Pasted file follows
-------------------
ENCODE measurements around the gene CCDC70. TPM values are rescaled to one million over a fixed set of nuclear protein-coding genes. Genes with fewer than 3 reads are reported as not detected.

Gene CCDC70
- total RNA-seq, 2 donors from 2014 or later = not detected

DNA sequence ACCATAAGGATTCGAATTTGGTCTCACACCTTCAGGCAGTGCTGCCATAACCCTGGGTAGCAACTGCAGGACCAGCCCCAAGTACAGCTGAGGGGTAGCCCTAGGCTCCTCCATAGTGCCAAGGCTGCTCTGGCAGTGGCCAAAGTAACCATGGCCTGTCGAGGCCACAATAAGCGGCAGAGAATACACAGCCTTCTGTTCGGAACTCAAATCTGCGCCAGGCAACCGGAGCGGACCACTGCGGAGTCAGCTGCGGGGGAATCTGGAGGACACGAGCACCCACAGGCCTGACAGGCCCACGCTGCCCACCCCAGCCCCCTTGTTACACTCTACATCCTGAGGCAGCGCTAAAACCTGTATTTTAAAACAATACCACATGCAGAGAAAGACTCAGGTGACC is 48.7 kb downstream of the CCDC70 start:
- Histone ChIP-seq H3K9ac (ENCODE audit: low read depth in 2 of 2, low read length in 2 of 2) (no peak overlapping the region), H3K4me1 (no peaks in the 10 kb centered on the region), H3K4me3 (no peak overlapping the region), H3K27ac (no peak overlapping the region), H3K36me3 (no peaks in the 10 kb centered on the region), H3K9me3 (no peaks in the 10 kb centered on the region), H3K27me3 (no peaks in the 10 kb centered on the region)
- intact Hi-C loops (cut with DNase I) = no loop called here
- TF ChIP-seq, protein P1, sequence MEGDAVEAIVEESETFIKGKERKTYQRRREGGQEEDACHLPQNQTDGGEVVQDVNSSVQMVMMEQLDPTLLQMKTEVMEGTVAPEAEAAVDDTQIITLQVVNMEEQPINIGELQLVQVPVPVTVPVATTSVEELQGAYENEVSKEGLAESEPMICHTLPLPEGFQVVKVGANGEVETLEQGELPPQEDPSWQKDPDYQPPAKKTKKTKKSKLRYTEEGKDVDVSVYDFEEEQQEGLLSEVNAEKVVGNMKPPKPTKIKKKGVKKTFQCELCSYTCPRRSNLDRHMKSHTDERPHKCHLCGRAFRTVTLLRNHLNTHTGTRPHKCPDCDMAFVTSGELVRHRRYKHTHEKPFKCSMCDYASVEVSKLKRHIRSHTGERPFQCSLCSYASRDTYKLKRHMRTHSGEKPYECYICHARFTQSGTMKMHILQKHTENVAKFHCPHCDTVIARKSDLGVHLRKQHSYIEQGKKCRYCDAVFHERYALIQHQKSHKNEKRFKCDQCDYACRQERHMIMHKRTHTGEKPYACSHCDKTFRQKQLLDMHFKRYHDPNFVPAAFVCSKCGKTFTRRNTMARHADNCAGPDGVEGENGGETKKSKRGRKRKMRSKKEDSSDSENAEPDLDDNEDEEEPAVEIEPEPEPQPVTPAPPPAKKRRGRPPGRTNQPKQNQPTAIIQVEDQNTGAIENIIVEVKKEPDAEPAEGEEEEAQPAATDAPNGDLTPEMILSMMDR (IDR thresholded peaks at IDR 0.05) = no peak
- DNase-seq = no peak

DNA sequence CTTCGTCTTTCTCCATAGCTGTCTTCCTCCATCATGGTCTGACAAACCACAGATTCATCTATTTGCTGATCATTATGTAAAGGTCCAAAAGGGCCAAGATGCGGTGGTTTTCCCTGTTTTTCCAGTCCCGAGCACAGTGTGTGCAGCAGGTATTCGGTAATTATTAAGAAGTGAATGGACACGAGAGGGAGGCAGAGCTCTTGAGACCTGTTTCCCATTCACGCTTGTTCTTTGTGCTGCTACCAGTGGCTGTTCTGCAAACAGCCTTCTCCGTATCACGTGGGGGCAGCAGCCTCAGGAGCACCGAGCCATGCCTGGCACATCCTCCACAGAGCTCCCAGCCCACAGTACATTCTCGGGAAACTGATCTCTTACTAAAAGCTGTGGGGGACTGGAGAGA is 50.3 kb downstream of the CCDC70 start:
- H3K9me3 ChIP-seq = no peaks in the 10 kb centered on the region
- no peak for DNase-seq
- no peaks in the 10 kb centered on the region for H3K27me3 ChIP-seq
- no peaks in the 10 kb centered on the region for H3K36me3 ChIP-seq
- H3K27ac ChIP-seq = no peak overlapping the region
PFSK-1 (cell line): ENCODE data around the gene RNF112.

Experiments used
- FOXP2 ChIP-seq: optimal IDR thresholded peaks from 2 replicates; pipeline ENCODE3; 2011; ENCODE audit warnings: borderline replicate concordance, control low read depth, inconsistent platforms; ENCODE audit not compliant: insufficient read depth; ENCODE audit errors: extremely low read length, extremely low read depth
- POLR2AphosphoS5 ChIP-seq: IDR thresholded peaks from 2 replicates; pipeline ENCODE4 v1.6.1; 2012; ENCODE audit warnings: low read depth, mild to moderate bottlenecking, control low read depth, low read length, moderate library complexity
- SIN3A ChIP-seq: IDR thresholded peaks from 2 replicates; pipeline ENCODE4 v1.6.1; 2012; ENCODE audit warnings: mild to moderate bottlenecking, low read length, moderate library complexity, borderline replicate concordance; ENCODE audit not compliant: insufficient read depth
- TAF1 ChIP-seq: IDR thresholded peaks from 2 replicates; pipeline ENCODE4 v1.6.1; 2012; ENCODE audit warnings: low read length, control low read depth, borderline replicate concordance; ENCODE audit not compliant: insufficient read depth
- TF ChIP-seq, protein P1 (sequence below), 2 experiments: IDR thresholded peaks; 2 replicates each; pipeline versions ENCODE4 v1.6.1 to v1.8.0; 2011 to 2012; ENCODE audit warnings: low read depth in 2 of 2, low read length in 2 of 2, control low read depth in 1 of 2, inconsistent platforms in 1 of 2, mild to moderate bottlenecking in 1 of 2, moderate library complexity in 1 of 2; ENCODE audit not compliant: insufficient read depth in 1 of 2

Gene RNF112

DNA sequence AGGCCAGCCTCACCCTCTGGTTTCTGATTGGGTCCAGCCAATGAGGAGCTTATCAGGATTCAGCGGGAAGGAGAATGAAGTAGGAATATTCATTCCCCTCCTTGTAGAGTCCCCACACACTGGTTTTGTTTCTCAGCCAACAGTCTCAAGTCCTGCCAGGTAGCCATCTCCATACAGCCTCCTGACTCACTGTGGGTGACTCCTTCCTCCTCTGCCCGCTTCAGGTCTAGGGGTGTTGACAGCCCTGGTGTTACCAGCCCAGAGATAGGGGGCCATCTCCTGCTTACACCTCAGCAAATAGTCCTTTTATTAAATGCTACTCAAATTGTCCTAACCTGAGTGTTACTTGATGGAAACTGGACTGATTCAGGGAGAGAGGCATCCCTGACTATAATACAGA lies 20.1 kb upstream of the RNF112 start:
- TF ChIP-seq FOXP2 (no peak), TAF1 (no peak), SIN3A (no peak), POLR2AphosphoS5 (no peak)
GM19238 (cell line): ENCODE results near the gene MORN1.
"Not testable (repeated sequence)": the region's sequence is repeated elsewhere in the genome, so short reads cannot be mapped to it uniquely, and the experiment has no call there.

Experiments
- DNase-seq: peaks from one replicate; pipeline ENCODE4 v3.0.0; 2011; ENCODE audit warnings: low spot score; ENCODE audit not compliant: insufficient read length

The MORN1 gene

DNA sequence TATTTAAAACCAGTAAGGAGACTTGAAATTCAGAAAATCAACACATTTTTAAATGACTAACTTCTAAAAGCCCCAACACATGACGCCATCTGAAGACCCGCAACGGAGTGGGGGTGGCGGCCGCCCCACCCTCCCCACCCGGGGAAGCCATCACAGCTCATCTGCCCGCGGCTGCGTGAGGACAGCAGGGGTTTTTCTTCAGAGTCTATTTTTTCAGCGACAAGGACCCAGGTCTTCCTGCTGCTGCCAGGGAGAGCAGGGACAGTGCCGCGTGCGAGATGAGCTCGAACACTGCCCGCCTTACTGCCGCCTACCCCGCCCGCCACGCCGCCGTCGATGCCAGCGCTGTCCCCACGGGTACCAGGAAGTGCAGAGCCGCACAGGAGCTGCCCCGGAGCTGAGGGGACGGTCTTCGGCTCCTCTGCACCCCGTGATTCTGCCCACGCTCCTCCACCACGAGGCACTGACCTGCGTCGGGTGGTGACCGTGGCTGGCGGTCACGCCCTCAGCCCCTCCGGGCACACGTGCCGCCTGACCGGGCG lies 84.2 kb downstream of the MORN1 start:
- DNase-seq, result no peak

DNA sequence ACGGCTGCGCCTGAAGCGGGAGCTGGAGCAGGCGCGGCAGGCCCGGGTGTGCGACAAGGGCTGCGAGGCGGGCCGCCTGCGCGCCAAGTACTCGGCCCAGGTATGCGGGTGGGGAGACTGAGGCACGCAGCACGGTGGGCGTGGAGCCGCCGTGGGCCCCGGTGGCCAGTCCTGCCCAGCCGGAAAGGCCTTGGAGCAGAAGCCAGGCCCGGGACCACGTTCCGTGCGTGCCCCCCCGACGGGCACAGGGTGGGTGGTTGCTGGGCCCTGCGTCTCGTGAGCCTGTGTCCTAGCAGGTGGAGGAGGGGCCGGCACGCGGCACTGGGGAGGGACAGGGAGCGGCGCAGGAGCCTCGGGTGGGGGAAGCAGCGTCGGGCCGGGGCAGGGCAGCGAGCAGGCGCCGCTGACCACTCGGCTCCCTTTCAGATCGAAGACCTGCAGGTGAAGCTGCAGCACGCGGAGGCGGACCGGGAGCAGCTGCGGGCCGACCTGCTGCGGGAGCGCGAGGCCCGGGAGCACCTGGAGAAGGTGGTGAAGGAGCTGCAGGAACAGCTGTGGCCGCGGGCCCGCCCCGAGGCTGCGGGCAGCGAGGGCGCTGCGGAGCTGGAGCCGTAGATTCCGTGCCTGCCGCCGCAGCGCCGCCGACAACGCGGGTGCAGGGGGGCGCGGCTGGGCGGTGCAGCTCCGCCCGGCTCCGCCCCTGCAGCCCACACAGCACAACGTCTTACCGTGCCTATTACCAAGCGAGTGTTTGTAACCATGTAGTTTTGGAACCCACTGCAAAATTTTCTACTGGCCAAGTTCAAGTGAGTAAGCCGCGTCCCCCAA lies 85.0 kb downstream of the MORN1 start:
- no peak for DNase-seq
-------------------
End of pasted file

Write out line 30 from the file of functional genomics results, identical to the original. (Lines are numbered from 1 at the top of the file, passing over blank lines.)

DNA sequence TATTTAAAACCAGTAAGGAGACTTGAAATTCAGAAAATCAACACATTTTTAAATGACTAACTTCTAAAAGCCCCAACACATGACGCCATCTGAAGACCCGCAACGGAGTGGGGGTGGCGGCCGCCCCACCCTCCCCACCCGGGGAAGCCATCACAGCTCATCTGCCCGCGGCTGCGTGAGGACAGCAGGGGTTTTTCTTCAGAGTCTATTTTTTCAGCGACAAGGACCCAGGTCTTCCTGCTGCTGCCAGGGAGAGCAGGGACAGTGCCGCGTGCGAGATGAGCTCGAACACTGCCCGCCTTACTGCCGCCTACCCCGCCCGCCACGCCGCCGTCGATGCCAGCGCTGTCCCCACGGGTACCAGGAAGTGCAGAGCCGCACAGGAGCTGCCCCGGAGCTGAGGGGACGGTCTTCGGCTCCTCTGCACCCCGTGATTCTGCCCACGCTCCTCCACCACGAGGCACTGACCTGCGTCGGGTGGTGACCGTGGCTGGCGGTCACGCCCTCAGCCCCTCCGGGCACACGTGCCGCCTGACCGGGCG lies 84.2 kb downstream of the MORN1 start: